The human microbiome or microbiota represents diverse viral, bacterial, fungal, and other species that live on and within us. They are part of us and we are part of this complex ecosystem. The human body contains >10 times more microbial cells than human cells. The skin supports a range of microbial communities that live in distinct niches. Microbial colonization of skin is more dense in humid intertriginous and occluded sites such as axillae, anogenital regions, and webspaces of feet. An intact stratum corneum is the most important defense against the invasion of pathogenic microbes.
Coagulase-negative staphylococci normally colonize skin shortly after birth and are not considered to be pathogens when cultured from the skin.
Overgrowth of flora in occluded areas often results in clinical syndromes of erythrasma, pitted keratolysis, and trichomycosis.
Pyoderma is an archaic term, literally “pus in the skin.” Skin and soft-tissue infections, commonly caused by Staphylococcus aureus and group A streptococcus (GAS), have been referred to as “pyoderma.” Pyoderma gangrenosum is a noninfectious inflammatory process, often associated with a systemic disorder such as inflammatory bowel disease.
S. aureus colonizes the nares and intertriginous skin intermittently, can penetrate the stratum corneum, and cause skin infections, e.g., impetigo, folliculitis. Deeper infection results in soft-tissue infections. Methicillin-resistant S. aureus (MRSA) is an important pathogen for community-acquired (CA-MRSA) and health-care-acquired (HA-MRSA) infections. MRSA strain USA300 is the major cause of skin and soft tissue as well as more invasive infections in community and health-care settings.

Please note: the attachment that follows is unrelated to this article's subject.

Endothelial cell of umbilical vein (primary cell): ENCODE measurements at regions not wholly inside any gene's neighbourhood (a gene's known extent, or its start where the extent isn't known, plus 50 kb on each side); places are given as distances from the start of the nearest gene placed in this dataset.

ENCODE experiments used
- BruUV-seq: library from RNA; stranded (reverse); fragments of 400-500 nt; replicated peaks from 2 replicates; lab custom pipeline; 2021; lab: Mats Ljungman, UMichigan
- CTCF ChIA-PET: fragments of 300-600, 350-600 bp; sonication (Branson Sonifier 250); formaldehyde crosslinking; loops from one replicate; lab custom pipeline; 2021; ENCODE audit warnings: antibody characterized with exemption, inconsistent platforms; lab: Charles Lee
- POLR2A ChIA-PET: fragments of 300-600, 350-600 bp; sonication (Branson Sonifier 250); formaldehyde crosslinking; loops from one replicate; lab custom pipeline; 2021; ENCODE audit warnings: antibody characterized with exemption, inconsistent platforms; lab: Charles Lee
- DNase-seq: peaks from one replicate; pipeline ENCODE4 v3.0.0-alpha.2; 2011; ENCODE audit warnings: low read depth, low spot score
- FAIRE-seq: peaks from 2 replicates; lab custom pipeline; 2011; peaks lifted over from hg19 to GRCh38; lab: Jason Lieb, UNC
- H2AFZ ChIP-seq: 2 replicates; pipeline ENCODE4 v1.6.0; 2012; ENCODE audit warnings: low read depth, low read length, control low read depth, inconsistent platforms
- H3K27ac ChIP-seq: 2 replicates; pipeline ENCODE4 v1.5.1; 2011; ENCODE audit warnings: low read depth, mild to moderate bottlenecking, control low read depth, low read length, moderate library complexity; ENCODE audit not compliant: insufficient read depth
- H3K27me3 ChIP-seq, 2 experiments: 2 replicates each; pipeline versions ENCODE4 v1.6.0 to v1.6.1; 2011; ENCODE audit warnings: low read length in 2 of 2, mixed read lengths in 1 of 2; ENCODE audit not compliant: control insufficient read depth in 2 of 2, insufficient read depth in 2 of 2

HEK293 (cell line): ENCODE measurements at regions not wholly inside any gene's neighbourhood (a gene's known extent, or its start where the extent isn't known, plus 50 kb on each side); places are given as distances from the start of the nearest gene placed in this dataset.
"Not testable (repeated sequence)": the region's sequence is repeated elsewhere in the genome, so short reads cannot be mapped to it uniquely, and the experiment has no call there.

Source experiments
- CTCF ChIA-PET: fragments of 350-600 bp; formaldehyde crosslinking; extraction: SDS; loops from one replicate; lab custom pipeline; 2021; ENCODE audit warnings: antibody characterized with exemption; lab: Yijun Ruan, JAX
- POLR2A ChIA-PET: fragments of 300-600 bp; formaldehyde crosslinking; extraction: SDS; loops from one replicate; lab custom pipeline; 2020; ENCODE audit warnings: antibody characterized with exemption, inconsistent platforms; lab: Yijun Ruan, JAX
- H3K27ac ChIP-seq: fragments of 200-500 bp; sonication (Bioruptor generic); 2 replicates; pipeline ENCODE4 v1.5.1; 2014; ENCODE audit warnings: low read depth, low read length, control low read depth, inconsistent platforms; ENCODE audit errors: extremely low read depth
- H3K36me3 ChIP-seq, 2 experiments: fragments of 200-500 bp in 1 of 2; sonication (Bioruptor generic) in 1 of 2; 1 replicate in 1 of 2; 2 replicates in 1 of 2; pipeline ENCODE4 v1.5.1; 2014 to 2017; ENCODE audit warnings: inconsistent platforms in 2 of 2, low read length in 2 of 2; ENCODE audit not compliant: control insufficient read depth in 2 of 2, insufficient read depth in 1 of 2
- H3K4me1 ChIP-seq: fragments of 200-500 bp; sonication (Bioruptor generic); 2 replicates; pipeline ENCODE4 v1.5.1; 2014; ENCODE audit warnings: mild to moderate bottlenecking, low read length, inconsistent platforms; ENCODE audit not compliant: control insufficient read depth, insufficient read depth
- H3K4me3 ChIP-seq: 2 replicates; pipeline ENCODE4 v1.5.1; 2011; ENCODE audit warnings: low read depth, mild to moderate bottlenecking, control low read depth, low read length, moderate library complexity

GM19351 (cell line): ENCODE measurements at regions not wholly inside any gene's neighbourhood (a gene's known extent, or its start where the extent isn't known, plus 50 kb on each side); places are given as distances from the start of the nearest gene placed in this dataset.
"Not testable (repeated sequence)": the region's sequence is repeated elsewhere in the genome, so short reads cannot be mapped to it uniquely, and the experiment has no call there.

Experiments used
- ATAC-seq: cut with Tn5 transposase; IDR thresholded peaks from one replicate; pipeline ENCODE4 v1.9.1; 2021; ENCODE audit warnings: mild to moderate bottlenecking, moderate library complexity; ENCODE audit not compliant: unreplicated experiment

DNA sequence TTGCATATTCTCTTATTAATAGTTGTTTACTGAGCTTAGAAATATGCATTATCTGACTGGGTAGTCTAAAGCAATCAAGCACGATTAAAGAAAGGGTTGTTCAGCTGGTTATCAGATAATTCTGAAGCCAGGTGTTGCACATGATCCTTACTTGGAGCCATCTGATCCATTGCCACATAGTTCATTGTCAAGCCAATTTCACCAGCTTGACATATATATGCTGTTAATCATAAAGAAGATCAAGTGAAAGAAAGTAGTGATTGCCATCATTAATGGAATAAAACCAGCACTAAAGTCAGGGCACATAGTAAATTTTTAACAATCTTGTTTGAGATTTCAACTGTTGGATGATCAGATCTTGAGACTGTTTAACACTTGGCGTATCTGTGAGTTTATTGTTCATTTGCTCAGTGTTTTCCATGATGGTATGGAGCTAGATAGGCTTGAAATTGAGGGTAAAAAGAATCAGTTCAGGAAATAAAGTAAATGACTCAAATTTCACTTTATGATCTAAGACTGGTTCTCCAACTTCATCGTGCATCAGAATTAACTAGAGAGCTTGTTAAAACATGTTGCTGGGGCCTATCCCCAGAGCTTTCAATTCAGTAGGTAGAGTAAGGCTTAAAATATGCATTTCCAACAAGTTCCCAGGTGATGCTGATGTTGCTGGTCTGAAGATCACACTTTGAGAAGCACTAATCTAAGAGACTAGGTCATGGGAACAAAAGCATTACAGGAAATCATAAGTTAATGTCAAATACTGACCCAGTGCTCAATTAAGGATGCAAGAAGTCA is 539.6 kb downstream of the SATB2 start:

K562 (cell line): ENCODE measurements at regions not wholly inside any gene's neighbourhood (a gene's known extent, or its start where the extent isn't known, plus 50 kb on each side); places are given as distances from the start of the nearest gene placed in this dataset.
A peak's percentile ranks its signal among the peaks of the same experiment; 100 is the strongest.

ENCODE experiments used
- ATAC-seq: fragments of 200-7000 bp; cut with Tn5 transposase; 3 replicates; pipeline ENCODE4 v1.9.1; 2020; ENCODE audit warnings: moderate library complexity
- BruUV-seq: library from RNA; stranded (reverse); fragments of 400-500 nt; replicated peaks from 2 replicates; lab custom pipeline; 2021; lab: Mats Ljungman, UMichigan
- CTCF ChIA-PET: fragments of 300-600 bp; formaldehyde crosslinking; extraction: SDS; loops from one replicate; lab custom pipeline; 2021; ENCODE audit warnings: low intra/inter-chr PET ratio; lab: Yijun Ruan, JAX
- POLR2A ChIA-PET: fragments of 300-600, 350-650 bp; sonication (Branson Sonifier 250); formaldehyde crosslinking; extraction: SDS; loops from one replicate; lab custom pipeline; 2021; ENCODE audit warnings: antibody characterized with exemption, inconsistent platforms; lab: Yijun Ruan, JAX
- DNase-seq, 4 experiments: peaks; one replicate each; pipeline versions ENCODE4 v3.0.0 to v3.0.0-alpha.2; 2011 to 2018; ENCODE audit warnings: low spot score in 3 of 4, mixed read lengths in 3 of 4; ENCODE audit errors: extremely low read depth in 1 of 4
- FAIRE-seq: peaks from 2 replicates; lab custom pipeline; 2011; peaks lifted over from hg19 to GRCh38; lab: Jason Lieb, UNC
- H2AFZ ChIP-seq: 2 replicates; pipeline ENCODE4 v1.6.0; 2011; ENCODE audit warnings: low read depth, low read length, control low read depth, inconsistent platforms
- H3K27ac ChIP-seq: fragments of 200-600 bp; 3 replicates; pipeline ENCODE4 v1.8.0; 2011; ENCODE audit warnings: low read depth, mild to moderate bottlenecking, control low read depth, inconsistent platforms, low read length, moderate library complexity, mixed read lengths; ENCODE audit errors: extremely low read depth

GAS usually colonizes the skin first and then the nasopharynx. Group B streptococcus (GBS; Streptococcus agalactiae) and group G β-hemolytic streptococci (GGS) colonize the perineum of some individuals and may cause superficial and invasive infections.
Cutaneous production of toxins by bacteria (S. aureus and GAS) causes systemic intoxications such as toxic shock syndrome (TSS) and scarlet fever.
Most often asymptomatic, although pruritus may be present. Subtle discoloration.
Patches, sharply marginated (Fig. 25-1). Tan or pinkish; postinflammatory hyperpigmentation in more heavily pigmented individuals.
Erythrasma: Groins Sharply marginated, tan patches in the genitocrural fold. Wood lamps demonstrates bright coral-red fluorescence differentiating erythrasma from intertriginous psoriasis. KOH preparation was negative for hyphae.
In webspaces of the feet, it may be macerated (Fig. 25-2). Distribution: Intertriginous skin, i.e., toe webs (Fig. 25-2), inguinal folds, axillae, and other occluded sites.
A, B Erythrasma: Webspace This macerated interdigital webspace appeared bright coral-red when examined with Wood’s lamp; KOH preparation ...